Do you know a child who repeats words or phrases from their favorite TV show verbatim?  At first glance, you may think this lacks meaning, but these repetitive utterances, often called ‘echolalia’ are far more significant—they are stepping stones in the child’s journey to mastering language. This way of developing language is a hallmark of what is known as Gestalt Language Processing (GLP), a natural way some children, including many on the autism spectrum, learn to communicate.

Gestalt Language Processing is a different way to language development that contrasts with the more commonly understood analytic language development. While analytic processors build language piece by piece, starting with single words and gradually forming sentences, gestalt processors learn in chunks or “gestalts.” These chunks of language can be phrases, sentences, or even longer scripts that children hear and memorize before they begin to understand and use individual words within these chunks.

In this blog post, we will delve into Gestalt Language Processing and how understanding this way of developing language is crucial for parents, educators and therapists alike in promoting language development. 

Who Uses Gestalt Language Processing?

Gestalt Language Processing (GLP) is a natural and valid way of developing language that is found in a diverse group of individuals, including both neurotypical and neurodivergent children and adults.  Many neurotypical children naturally use gestalt language processing as they begin to acquire language. They often repeat phrases and sentences they hear from adults, siblings, media, and their environment. These chunks of language are used before they start breaking them down into individual words and constructing original sentences.  Many neurodivergent children, and often children with Autism Spectrum Disorder frequently use echolalia –  immediate or delayed repetition of heard language – as a means of communicating their wants and needs.  In fact, echolalia is often a primary feature of gestalt language processing, serving various communicative functions and forming an essential part of the learning process.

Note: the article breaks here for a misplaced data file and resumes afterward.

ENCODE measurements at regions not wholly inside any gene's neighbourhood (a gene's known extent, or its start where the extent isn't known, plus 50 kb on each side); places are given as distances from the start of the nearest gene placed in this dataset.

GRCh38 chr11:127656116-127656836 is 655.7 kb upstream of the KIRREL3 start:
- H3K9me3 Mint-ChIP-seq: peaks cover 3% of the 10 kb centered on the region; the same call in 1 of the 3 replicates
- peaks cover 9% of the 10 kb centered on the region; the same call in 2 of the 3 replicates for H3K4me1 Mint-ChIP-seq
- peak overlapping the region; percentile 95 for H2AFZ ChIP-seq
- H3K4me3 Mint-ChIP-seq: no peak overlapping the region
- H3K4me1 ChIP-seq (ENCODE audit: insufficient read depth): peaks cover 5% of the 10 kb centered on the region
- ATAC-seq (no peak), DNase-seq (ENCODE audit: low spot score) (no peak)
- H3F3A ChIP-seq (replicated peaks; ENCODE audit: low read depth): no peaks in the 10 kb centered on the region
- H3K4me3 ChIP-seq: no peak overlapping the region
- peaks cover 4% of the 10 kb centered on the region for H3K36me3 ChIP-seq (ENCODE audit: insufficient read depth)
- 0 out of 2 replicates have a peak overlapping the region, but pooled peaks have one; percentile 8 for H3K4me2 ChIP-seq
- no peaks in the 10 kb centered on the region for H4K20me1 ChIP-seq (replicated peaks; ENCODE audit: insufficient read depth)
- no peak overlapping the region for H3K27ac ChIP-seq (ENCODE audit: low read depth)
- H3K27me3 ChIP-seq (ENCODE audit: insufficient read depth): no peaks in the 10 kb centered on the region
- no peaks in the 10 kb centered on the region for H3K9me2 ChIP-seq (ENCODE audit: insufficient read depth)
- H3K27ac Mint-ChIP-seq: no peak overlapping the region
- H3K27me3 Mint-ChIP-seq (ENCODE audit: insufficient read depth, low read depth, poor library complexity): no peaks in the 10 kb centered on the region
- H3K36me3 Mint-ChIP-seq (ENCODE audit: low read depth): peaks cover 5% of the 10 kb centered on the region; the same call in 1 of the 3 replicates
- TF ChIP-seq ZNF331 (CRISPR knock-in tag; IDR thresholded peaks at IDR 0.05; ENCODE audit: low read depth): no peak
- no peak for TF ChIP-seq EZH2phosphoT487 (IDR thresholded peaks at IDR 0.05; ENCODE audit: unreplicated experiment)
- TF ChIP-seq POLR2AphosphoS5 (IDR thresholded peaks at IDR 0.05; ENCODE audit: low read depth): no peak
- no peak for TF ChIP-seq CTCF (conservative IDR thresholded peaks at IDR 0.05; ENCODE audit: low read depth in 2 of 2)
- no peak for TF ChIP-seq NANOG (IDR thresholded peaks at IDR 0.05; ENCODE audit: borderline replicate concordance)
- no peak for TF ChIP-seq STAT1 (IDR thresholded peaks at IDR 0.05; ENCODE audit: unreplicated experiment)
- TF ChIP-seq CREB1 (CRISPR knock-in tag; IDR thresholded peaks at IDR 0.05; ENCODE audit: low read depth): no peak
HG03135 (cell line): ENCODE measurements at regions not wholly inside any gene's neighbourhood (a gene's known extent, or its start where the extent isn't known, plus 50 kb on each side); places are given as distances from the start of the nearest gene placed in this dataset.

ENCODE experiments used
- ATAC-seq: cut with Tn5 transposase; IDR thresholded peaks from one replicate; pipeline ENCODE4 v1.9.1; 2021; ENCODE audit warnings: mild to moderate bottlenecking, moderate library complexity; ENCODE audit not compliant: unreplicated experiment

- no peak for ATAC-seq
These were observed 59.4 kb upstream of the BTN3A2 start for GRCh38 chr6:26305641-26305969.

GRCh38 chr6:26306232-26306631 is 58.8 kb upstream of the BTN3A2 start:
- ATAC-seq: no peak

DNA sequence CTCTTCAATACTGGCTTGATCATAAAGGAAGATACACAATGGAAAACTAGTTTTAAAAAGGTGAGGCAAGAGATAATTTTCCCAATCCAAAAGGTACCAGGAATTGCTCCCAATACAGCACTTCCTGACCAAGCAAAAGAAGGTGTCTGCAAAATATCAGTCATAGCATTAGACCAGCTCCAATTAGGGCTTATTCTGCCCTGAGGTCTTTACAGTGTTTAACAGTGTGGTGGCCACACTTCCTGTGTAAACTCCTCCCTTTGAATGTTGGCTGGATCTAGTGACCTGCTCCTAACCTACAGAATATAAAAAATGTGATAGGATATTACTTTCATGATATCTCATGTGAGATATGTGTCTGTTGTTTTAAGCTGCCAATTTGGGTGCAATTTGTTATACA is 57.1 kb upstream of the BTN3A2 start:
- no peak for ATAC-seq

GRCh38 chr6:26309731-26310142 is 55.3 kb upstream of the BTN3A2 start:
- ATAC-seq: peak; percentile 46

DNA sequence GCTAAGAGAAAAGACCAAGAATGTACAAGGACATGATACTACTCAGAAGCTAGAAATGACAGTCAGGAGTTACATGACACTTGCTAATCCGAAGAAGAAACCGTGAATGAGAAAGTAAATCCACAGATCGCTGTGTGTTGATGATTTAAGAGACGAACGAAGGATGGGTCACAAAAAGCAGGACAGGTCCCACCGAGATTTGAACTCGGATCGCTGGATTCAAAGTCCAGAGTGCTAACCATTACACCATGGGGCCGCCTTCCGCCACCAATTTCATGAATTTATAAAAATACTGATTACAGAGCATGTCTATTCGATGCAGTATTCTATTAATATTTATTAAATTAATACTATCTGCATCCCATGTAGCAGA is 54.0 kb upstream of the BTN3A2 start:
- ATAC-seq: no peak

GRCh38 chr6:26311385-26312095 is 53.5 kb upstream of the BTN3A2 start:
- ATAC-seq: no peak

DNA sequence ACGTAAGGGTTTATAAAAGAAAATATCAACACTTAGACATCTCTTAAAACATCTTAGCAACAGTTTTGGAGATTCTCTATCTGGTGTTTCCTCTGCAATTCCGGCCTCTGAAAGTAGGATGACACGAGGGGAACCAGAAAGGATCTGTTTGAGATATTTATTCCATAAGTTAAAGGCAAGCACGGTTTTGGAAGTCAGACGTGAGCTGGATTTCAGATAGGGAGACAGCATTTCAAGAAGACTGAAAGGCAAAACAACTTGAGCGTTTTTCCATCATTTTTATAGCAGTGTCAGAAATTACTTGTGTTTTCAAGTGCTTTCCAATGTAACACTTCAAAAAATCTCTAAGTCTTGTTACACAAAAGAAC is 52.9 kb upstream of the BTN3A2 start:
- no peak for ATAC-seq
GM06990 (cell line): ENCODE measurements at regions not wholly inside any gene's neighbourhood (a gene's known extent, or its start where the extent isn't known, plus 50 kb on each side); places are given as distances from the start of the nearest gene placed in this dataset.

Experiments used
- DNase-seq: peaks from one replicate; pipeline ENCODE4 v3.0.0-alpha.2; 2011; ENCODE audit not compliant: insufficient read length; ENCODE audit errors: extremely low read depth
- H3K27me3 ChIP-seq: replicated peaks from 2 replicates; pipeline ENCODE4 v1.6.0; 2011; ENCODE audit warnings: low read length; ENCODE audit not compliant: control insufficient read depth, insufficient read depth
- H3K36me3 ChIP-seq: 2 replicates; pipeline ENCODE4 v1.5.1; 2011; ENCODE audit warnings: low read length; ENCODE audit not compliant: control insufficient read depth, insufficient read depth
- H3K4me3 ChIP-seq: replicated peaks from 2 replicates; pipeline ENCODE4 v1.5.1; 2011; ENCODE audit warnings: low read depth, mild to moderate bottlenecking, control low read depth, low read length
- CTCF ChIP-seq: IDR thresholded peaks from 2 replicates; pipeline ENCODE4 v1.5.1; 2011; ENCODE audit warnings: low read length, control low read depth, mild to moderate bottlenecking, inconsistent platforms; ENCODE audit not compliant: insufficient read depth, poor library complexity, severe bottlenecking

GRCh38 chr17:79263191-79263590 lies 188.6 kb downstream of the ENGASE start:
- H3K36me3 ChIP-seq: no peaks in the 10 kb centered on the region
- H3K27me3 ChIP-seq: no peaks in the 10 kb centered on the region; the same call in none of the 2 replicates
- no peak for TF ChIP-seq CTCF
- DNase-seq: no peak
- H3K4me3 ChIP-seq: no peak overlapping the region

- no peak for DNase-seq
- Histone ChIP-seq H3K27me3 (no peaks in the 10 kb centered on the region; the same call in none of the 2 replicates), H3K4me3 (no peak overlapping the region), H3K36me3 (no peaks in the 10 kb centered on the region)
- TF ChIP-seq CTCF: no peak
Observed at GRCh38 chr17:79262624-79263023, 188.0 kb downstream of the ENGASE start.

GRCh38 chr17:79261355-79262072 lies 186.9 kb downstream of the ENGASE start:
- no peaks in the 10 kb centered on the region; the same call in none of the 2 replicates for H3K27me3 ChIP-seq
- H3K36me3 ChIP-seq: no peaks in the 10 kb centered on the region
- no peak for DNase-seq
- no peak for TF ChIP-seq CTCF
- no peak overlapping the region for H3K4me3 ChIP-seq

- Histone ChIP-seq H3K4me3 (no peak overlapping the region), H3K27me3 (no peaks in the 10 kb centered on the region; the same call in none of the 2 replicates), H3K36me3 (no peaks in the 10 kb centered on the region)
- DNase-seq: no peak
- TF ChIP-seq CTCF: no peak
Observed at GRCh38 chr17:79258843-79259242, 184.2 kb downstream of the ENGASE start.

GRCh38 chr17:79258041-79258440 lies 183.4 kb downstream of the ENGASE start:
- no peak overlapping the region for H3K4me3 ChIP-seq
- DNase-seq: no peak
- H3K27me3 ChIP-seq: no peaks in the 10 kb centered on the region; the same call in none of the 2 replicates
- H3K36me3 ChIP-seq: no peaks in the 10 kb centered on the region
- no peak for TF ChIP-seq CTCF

Some adults, particularly those learning a second language, may even exhibit patterns of gestalt language processing. They might memorize and use whole phrases and sentences before fully understanding or being able to break them down into individual words and grammatical structures.  If you have ever watched ‘RainMan’ Dustin Hoffman portrays an adult with Autism Spectrum Disorder using ‘echolalia’ and ‘chunks of language’ to communicate his wants and needs with his brother, Tom Cruise.

In short, gestalt language processing is a natural and valid way of developing language.  Supportive environments that provide rich, meaningful language models and opportunities for spontaneous communication can significantly aid individuals who use GLP.  

What to do if you think your child is a Gestalt Language Processor? 

If you think your child is a gestalt language processor, taking the right steps to support their language development can make a significant difference.  Here are some recommended steps: 

  • Educate yourself about GLP, a great place to start is  
  • Try to figure out what your child is trying to communicate with their gestalts.  A good idea is to keep a record of the phrases or chunks of language your child uses, and see if you notice any patterns.  For example your child may say “my darling” every time they want to be comforted.  
  • Create a language rich environment, by modeling clear, simple and varied language that narrates what you are doing during daily activities.  For example, “time to eat”; “let’s go outside”; “let’s play trains”; “time for bed”; “I see Daddy”.
  • Respond to your child’s attempt at communicating by acknowledging and responding to their attempts, even if they are using echolalia.
  • Use visual supports such as pictures, visual schedules, and gestures/signs to support your child’s understanding and use of language.
  • Seek out a Speech Language Pathologist who is familiar with gestalt language processing and trained in natural language acquisition (NLA).  All therapists at Morgan Hill Speech are NLA trained clinicians who are experts at evaluating how your child is processing language; what NLA stage they are at; and what therapeutic style would best meet their needs.